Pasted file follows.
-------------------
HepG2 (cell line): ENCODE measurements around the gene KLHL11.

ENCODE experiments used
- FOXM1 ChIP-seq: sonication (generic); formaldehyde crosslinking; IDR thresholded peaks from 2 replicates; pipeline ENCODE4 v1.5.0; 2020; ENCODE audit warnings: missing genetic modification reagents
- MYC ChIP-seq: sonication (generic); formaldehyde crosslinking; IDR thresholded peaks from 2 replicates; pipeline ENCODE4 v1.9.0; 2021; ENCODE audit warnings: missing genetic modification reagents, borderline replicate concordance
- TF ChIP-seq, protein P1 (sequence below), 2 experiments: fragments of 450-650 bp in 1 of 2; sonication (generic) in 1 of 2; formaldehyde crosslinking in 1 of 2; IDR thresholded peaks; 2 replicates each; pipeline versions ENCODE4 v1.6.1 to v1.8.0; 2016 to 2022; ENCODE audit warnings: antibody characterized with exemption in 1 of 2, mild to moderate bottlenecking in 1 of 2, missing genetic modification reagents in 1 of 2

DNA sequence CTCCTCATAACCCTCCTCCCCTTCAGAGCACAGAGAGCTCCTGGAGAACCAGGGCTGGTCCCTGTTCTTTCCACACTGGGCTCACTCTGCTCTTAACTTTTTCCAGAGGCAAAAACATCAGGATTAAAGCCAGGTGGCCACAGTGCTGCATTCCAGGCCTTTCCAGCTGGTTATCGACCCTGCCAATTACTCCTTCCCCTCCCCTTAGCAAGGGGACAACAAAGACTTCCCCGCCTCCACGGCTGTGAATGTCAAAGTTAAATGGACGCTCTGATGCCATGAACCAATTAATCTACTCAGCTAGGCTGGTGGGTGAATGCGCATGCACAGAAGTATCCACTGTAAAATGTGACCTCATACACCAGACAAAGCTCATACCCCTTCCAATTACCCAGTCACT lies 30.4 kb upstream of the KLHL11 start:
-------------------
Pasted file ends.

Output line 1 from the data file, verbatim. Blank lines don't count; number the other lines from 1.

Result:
HepG2 (cell line): ENCODE measurements around the gene KLHL11.